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mind; no foolish vanities to feed his childish fancy; no guilty pleasures to gratify his wicked passions; and of the high delights of praise and adoration, of holy love, and spiritual joy, he would have no conception; because, while upon earth, though he might have professed himself to be a christian, and to be "born again," he had never endeavoured to cultivate in his heart, or to manifest in his conduct, the gospel graces of piety, purity, and brotherly love. Let it be our care then, my brethren, to seek after that scriptural regeneration which will make us, both in heart and life, "new crea"tures" in JESUS CHRIST; which will enable us to "put off the old man, which is

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corrupt according to the deceitful lusts, "and to put on the new man, which, after "GOD, is created in righteousness and true "holiness." GOD's Holy Spirit is ever at hand to work the blessed change, if sought in faithful prayer, from a sincere heart, and unfeigned lips. Under his influence, obtained by supplication, and seconded by a christian life, we shall pass through time, fitting and preparing ourselves for that eternity, which GOD, in his mercy, has promised to those who are in heart and conduct" born again."


[For the First Sunday after Trinity.]


There was a certain man, which was clothed in purple and fine linen, and fared sumptuously every day.


HE parable related in the gospel for the day is full of the most valuable instruction. It contains a solemn warning to the rich and great; to those on whom Providence has been pleased to shower down a large proportion of this world's goods; and a treasure of comfort to the poor and the forlorn; to those who are not blessed with worldly advantages, or who labour under want and sorrow during the term of their pilgrimage here below. It also reveals to us the great truth of God's impartiality; that the degree of a man's prosperity in this life is by no means the measure of his hap

piness in the next; and that although there be great differences of situation in the present world, yet in the future one all things will be brought to a level; that the lowest and the meanest man alive, if he have fulfilled his duty as a christian, will receive the rich reward of everlasting happiness; while the high and lofty ones of the earth, if they have abused the talent with which GOD entrusted them, shall pay the penalty of their impious ingratitude, in everlasting


"There was a certain rich man, which "was clothed in purple and fine linen, and "fared sumptuously every day." It does not appear, from this account, that the great man in question was a wicked one. We do not find him accused of dishonesty or violence in acquiring his riches; he is not said to have oppressed the weak, or wronged the fatherless and widow, in order to obtain them; nor does our Saviour lay to his charge any flagrant vices in the manner in which he spent his fortune. What reason, therefore, could there be, that he should be so dreadfully punished when he died, as the concluding part of the parable describes him to be? The reason, my friends, is contained in the following verses. "And there was a "certain beggar, named Lazarus, which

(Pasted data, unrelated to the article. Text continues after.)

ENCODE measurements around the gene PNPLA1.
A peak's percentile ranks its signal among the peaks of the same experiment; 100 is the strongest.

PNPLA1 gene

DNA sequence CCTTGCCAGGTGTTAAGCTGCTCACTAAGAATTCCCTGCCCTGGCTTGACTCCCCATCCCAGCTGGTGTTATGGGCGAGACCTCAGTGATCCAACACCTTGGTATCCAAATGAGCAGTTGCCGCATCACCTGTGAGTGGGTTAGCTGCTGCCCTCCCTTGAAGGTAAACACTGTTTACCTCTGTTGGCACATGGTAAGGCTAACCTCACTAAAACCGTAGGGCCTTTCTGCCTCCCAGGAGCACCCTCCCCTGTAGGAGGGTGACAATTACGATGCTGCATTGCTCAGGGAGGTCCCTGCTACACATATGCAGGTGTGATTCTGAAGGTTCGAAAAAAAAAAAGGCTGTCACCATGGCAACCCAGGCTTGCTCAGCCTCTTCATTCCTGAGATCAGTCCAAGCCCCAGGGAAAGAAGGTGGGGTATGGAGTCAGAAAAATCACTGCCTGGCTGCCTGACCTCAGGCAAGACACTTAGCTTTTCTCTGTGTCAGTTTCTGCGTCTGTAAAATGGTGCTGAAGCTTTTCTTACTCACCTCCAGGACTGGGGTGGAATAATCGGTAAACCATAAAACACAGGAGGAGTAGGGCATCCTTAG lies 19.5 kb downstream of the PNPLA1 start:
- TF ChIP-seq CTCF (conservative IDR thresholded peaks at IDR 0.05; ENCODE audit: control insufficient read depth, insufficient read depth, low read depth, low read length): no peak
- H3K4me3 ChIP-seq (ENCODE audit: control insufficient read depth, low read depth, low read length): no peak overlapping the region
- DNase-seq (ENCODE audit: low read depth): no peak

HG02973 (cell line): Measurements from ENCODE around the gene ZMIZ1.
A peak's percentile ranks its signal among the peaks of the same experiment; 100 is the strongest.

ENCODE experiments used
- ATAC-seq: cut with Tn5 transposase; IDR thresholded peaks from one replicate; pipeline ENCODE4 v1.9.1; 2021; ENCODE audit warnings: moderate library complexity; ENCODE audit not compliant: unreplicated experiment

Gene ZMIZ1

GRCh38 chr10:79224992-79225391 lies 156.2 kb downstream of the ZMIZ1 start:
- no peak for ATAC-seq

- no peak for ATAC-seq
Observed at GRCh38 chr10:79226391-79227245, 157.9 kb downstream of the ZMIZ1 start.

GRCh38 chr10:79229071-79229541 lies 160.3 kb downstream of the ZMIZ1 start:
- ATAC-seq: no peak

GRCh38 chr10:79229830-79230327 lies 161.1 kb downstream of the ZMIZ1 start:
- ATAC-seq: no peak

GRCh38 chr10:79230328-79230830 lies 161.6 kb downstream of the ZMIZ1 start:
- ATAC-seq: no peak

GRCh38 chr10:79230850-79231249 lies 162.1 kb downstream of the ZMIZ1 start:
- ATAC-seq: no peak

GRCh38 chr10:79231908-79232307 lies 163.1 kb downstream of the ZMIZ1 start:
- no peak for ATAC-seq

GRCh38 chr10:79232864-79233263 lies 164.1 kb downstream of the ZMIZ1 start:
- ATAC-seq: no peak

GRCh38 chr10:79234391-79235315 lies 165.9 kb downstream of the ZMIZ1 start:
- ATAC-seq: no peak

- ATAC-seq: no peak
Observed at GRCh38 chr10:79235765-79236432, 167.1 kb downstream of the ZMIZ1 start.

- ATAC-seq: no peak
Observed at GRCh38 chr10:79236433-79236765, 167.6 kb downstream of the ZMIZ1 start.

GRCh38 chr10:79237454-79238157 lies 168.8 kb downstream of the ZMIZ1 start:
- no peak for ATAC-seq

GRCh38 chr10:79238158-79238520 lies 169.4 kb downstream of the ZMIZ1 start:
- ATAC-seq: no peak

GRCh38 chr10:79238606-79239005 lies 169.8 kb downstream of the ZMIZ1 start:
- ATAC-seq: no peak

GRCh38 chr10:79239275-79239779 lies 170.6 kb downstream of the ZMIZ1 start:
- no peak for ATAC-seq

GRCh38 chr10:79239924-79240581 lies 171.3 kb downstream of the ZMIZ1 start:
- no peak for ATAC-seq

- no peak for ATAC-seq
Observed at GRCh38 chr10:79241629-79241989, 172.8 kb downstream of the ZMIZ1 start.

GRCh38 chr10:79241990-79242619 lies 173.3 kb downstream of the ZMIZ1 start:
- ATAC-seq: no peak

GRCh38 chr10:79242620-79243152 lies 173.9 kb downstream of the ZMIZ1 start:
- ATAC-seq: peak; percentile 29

"was laid at his gate full of sores, and de"siring to be fed with the crumbs which "fell from the rich man's table.". Here, the cause of the rich man's condemnation is sufficiently explained. His crime, we find, was the abuse of the blessings which GOD had conferred on him; a hard-hearted selfishness, which led him to spend his wealth upon his own indulgences, and to overlook and neglect the distresses of his fellow creature, who was perishing for want, even under his own eye. He had no bowels of compassion for a miserable fellow-creature; no feeling for sorrows which he did not ex perience in his own person. He was one of those inhuman sons of prosperity, whom the prophet Amos so finely describes; "who "lie upon beds of ivory, and stretch them"selves upon their couches, and eat the "lambs out of the flock, and the calves out "of the midst of the stall; that chaunt to "the sound of the viol, and invent to them"selves instruments of music; that drink "wine in bowls, and anoint themselves with "the chief ointments, but they are not "grieved for the afflictions of their brethren." He had no thought but for his own enjoy. ment; no care, but that " to-morrow should "be as to-day, or much more abundant." That such a method as this of consuming


wealth is exceedingly wicked, can be doubted by no one who believes the Bible. We there find, that the goods of fortune are to be considered as the gifts of GOD; and to be disposed of to his honour and glory, and the welfare of our fellow-creatures. Not that those who possess them, are bound to deny themselves the reasonable and innocent enjoyments which their riches may procure, and which are consistent with their rank in life; but they are bound, not to forget the wants of others in their own indulgences, and to dedicate, sacredly and conscientiously, a part of their larger possessions to the relief of the needy, and the succour of the distressed. This duty, indeed, of bestowing charity upon the miserable and unfortunate, is. a duty imposed upon the rich, not only by religion, but by every motive of gratitude, humanity, and prudence. The blessings which a good GOD has been pleased to shower down upon them in such abundance, demand at least every return of gratitude which they can offer to Him who has given. them; and He has himself declared, that no return will be so well pleasing to Him, as a distribution of some part of them to those who have them not; " to do good, and to "distribute, forget not, for with such sacri'fices GOD is well pleased." Common

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